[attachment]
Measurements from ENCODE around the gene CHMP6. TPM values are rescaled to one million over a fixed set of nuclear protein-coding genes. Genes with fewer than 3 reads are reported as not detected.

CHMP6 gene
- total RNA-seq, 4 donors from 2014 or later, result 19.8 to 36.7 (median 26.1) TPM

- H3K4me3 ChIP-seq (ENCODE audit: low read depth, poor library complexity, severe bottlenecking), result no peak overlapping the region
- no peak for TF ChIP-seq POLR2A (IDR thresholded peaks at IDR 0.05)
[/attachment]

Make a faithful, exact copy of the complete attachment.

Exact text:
Measurements from ENCODE around the gene CHMP6. TPM values are rescaled to one million over a fixed set of nuclear protein-coding genes. Genes with fewer than 3 reads are reported as not detected.

CHMP6 gene
- total RNA-seq, 4 donors from 2014 or later, result 19.8 to 36.7 (median 26.1) TPM

- H3K4me3 ChIP-seq (ENCODE audit: low read depth, poor library complexity, severe bottlenecking), result no peak overlapping the region
- no peak for TF ChIP-seq POLR2A (IDR thresholded peaks at IDR 0.05)